Getting Started with React: Lesson 9 of 14

Passing Props Through Children

Up Next

Conditionally Displaying Components

Autoplaying in 7 seconds!


This one will be really easy. We need to be able to click one of the dates being shown and have the index of that list item saved in the state of our App. This is going to be just like the ZipForm. The biggest difference is that we have to pass a function down from App, through WeatherList, and use it in WeatherListItem.

Let's start by adding a method to the App component that will be passed an index and will save that index as selectedDate on our component.

onDayClicked(dayIndex) {
  this.setState({ selectedDate: dayIndex });

Pretty simple. Nothing crazy here. Since we know this will be called later in reaction to a click, we need to bind this in the constructor.

Table of Contents

    this.onDayClicked = this.onDayClicked.bind(this);

    Then we need to pass it as a prop to our WeatherList.

    <WeatherList days={dates} onDayClicked={this.onDayClicked} />

    Now let's move on to our WeatherList. We need to pull this out of the props and pass it down to each WeatherListItem component through props. We also need to pass down the index that each WeatherListItem is in the array. We will need this when the item is clicked on. We can get this directly from the map function call.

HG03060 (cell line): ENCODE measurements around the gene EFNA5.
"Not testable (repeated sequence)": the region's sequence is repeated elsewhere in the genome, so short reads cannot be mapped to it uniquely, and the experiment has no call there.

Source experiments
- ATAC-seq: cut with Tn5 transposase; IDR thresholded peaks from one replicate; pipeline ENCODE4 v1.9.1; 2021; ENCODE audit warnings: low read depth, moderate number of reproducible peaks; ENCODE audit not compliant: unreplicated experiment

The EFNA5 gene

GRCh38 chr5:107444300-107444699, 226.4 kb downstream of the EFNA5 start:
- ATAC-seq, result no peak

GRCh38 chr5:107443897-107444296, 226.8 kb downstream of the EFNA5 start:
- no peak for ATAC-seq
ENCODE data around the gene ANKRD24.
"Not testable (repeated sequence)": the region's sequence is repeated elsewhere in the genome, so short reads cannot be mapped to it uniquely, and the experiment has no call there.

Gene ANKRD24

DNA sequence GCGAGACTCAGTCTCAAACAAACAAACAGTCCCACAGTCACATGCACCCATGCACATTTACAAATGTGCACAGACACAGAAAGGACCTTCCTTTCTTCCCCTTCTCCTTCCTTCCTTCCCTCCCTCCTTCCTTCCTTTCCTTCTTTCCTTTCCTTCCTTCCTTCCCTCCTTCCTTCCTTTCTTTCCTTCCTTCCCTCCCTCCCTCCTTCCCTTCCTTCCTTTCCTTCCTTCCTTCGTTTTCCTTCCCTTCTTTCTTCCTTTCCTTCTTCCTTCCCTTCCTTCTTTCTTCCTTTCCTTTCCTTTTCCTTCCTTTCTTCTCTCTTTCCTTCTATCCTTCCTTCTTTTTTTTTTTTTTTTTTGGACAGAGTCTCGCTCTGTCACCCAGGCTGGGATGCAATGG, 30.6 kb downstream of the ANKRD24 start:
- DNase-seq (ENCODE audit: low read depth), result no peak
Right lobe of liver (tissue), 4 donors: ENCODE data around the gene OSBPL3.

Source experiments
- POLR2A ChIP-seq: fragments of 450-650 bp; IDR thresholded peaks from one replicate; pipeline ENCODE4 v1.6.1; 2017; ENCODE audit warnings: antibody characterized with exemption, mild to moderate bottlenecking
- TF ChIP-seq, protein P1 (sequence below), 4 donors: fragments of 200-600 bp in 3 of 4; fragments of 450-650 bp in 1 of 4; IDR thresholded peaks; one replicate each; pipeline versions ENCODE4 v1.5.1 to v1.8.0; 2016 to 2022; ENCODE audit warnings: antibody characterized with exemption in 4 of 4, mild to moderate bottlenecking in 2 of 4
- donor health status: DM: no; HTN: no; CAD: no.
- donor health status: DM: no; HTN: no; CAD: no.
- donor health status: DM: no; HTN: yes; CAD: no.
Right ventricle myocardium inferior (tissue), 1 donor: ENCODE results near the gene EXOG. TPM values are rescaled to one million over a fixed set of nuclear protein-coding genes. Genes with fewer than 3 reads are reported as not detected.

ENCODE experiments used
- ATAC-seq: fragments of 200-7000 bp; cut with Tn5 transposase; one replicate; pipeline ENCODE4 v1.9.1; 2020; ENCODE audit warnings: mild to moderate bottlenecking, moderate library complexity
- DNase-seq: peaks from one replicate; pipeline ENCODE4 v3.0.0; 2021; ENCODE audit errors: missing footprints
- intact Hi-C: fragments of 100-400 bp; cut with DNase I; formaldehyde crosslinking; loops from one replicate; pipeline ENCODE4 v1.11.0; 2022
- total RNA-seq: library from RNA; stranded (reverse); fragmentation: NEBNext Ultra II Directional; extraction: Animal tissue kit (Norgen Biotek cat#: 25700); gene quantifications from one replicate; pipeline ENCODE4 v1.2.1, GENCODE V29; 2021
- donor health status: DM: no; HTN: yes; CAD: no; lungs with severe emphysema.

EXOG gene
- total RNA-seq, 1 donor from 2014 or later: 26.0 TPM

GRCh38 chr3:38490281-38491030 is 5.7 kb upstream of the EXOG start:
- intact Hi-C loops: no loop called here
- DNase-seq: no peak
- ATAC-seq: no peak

const { days, onDayClicked } = this.props;
    return (
      <div className="weather-list flex-parent">
        {, index) =>

    Almost done! We need to make a method in WeatherListItem that will be called on click and will then call our onDayClicked function.

    onClick() {
      const { onDayClicked, index } = this.props

    Don't forget to make a contructor and bind this to the onClick method.

    constructor(props) {
      this.onClick = this.onClick.bind(this);

    Lastly, we need to make sure this method gets called when an item is clicked on.

    return (
      <div className="weather-list-item" onClick={this.onClick}>
        <h1>{date.getMonth() + 1} / {date.getDate()}</h1>
        <h2>{day.temp.min.toFixed(1)}&deg;F &#124; {day.temp.max.toFixed(1)}&deg;F</h2>

    Now go to the browser, and try it out! Put in a zipcode and then click on one of the dates that pops up. If you view the App state in the React Dev Tools, you will see that the selectedDate piece of state is updated whenever you click on one of the days.

    This isn't very exciting to look at though. In the next one, we will finish up the application by showing more data about the day clicked on when one has been clicked on.

    Alex Sears

    2 posts

    Developing is not only my job but also my passion. I love to teach myself new things as much as I love teaching others. The more people we get involved in this little thing we call "web development," the better we can make it. I mean, we always need more cat videos, right?